Risk Management: Everyone's Business: The Terrorist Attacks in the US and Then Bali Have Highlighted That Good Risk Management Is Not Just a Corporate Luxury. It Should Be the Business of Everyone in the Organisation, Not Just the Chief Executive or Chief Finance Officer. (Risk Management)
Lim, Jeffrey C. K., Journal of Banking and Financial Services
As businesses evolve and grow, the incorporation of a sound risk management culture into an organisation's business framework becomes crucial to ensure continued success.
A good company-wide risk management culture promotes productivity, because management and line managers can focus more on their primary responsibilities instead of being distracted into `fire-fighting' the problems that may arise due to the lack of such practices.
Risk management also strengthens the business planning processes by allowing decision makers to make contingency plans to avert possible `mishaps', thereby producing more realisable opportunities for the organisation.
There are therefore significant economic and commercial incentives for establishing sound and effective company-wide risk management control systems. Without such controls, an organisation could, at best, miss out on realisable opportunities, and at worst, be vulnerable to various risks that may even destroy the company.
The presence of sound and effective risk management and control systems also inspires confidence in the investing public and counterparties. Besides protecting and enhancing shareholder value, it can also serve to safeguard an organisation's credibility and goodwill and, in the broader context, help to promote stability in the entire financial and economic system.
There are several aspects of company-wide risk management relevant to banks. These include market risk, credit risk, operational risk and the less quantifiable forms of risks such as legal and political risks.
Market risk, inherent in all financial instruments, is the risk of potential losses associated with the trading of financial instruments due to fluctuations in the underlying market measure(s).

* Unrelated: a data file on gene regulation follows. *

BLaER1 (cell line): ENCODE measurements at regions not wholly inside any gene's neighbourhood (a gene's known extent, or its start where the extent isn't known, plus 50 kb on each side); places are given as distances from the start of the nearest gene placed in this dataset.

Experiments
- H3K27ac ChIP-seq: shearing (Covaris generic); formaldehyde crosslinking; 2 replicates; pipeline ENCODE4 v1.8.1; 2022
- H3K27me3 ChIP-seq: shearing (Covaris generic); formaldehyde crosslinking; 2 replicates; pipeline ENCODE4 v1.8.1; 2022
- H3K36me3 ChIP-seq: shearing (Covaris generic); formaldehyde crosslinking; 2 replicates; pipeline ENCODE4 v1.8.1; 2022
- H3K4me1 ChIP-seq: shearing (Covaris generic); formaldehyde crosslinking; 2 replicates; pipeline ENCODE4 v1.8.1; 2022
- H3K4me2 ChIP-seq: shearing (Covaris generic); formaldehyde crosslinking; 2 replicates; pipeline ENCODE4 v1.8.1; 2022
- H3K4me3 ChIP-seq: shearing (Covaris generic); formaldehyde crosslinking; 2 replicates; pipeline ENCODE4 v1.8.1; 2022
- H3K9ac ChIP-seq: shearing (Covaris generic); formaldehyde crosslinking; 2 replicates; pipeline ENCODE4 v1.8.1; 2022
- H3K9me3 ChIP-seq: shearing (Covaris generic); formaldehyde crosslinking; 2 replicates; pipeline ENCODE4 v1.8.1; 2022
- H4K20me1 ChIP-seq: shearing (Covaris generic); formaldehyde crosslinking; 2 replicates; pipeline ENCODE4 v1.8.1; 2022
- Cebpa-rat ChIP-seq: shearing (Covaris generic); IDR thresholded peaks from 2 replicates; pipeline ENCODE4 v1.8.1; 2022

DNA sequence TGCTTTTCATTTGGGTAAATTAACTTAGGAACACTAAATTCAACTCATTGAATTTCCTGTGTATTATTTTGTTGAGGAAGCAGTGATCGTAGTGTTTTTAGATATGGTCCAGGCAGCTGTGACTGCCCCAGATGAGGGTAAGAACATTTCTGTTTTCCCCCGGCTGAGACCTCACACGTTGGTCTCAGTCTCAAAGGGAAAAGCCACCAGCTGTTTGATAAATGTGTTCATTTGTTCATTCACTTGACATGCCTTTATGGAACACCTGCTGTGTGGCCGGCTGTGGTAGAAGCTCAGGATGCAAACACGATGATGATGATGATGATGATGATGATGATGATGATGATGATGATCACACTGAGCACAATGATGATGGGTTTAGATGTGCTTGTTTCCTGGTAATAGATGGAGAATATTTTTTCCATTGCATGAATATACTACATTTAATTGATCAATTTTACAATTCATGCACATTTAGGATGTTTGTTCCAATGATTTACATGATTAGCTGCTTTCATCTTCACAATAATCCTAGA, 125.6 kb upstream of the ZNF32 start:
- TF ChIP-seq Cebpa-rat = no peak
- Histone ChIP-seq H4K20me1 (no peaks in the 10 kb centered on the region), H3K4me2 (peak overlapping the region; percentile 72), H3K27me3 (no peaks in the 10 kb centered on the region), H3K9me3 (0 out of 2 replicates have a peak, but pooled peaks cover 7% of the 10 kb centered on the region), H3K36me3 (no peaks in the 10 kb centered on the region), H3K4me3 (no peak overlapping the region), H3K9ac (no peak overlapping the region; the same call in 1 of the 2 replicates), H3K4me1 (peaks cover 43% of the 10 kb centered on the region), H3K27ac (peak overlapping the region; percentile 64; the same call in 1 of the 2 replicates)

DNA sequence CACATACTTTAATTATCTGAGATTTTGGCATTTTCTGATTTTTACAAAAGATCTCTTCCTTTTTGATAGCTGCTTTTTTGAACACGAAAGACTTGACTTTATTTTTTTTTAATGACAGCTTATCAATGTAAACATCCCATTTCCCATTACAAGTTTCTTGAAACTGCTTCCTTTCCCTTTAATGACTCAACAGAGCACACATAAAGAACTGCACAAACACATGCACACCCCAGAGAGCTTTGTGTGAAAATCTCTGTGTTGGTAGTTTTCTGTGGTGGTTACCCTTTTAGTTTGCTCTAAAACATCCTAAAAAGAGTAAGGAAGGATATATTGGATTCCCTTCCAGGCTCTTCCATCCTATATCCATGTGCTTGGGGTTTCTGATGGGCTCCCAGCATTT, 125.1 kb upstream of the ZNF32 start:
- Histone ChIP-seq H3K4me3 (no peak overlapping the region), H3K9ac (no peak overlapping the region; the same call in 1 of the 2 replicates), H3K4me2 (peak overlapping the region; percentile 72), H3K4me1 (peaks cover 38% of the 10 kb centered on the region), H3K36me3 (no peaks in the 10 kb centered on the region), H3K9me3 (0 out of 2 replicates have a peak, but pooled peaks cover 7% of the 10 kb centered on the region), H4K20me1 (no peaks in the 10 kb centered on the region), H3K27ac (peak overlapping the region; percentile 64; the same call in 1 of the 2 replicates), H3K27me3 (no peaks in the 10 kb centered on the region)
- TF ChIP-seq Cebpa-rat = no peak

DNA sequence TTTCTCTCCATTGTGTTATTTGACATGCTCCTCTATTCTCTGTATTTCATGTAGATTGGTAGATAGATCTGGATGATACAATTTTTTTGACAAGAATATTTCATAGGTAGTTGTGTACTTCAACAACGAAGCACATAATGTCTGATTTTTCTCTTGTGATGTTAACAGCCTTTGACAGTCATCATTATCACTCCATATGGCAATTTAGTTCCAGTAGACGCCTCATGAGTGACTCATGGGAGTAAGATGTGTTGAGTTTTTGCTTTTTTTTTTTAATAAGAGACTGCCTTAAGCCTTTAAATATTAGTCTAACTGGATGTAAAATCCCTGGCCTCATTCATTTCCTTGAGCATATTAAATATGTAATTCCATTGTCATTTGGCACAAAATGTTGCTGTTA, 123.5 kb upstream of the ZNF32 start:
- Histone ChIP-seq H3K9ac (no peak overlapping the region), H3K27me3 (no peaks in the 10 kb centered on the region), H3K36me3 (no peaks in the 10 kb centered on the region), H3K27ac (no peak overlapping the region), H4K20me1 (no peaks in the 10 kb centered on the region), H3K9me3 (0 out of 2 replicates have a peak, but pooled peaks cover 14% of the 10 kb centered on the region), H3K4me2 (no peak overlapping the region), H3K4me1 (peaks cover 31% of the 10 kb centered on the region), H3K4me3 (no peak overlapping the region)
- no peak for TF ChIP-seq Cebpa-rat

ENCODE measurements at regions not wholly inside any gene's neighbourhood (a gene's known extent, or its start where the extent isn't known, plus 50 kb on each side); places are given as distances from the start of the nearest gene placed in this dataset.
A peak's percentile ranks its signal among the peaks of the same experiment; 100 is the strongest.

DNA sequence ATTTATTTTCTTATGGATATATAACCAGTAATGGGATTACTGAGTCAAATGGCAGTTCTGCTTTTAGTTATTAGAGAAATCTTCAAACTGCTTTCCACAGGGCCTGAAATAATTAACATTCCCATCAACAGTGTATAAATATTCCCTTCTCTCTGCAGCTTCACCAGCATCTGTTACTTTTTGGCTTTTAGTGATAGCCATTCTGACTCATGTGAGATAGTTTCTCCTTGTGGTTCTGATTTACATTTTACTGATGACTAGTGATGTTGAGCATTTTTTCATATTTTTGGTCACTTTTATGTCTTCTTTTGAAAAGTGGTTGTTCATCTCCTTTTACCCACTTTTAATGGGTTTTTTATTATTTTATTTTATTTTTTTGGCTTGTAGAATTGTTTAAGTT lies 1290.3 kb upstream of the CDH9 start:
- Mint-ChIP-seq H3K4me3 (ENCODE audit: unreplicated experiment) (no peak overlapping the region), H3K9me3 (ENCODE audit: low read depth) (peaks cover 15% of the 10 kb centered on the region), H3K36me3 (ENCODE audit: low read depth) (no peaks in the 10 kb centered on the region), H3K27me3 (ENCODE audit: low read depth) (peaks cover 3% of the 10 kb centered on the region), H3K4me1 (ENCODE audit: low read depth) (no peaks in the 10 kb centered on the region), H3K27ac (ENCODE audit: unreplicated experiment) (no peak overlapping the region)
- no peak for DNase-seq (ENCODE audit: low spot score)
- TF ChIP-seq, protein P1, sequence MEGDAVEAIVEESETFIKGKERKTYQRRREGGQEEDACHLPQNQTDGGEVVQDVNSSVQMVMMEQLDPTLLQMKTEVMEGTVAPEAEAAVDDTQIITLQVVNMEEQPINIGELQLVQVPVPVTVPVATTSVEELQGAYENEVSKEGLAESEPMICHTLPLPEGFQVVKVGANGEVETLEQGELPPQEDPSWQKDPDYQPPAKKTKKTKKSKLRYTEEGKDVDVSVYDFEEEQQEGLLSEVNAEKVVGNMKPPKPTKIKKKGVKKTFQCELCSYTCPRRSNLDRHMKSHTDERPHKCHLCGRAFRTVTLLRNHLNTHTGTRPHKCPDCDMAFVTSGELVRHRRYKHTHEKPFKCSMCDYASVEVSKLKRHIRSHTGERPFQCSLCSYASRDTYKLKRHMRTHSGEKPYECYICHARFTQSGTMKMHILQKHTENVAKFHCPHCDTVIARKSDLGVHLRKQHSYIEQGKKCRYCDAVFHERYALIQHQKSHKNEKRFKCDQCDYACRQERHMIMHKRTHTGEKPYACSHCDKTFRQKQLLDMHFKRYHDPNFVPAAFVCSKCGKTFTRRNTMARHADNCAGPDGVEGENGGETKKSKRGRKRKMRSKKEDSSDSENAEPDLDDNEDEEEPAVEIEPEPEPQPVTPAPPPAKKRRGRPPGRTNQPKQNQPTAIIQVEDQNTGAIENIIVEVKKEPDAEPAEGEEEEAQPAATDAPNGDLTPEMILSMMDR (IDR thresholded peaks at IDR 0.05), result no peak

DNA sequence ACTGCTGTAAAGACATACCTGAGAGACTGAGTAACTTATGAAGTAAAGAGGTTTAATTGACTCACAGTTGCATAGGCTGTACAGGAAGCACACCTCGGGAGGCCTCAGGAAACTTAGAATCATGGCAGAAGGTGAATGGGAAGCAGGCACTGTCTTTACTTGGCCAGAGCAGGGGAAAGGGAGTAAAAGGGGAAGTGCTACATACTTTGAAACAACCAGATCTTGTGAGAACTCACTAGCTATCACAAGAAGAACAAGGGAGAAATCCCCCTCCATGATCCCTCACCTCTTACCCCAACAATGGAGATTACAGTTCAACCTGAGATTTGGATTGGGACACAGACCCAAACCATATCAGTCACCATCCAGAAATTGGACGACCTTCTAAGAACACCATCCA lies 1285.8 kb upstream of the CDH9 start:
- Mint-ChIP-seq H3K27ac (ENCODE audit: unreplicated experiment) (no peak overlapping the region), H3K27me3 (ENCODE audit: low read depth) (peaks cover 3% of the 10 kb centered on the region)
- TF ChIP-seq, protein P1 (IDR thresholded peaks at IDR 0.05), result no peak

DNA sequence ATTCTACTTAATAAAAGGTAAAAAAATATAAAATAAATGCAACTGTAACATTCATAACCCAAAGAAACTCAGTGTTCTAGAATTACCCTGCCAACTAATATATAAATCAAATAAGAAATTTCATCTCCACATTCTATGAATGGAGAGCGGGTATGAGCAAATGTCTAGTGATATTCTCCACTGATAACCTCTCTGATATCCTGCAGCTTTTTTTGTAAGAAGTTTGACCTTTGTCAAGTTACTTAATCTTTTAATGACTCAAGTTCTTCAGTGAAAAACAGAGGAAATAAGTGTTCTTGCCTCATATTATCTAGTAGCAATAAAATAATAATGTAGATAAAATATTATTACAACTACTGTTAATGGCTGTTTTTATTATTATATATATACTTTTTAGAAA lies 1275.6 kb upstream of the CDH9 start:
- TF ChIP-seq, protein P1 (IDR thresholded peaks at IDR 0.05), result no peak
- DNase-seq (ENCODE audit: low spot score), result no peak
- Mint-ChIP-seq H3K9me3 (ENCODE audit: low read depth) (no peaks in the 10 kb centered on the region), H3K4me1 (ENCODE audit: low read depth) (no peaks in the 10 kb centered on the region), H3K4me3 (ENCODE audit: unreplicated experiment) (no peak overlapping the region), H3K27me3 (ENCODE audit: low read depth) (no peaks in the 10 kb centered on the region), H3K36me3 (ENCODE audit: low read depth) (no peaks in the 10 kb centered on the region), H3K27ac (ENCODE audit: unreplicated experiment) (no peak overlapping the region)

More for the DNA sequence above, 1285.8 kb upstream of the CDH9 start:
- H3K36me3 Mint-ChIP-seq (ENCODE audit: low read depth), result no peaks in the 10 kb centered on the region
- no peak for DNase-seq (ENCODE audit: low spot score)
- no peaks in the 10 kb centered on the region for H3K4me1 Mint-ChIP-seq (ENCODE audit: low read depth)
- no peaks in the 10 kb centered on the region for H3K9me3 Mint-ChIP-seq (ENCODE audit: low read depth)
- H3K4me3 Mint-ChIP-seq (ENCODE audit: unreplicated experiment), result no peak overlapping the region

Market risk involves the risk that prices, or rates of market measures, will adversely change due to economic forces. Such risks include effects of adverse movements in foreign exchange, interest rates, equity and commodity markets.
In recent times, market measures have also been developed in non-traditional markets; for example temperature derivatives in which the underlying market measure is the level of the temperature, or earthquake derivatives in which the underlying market measure is the strength of the earthquake.
Market risk can also include the risks associated with the cost of borrowing securities, dividend risk, and correlation risk.
Some of the recent widely publicised examples in which market risk have caused significant losses include:
* Orange County, US, December 1994. Orange County treasurer Bob Citron was entrusted with a $US7.5 billion investment pool. He invested a significant amount of the money in derivative securities, namely structured notes and `inverse floaters'.
When interest rates rose, the rates on these derivatives securities declined along with the market value of those notes (since they were at rates below those generally available in the market). This resulted in a $US1.7 billion loss to the Orange County investment pool.
* Around the same time, Gibson Greetings Inc. faced similar market risk when it began aggressively purchasing interest rate derivatives to take advantage of falling rates. When interest rates began to climb, Gibson sustained a $US20 million loss on its derivatives contracts.
* Likewise, pressured by demands from shareholders, Procter & Gamble's top management ordered its cash management division to become a profit centre. The division had to produce extraordinary returns and so turned to the derivatives markets, interest rate swaps in particular. This resulted in estimated leverage of a massive 100 to one.
By the end of 1994, P&G had to take a $US157 million charge to unwind interest rate derivative contracts that were tied to interest rates in Germany and the United States. When the interest rates rose in both countries above the derivative's contractual hurdle rate (which required P&G to pay interest rates that were 412 basis points above the then commercial paper rate), the leveraged derivatives became too costly for P&G. …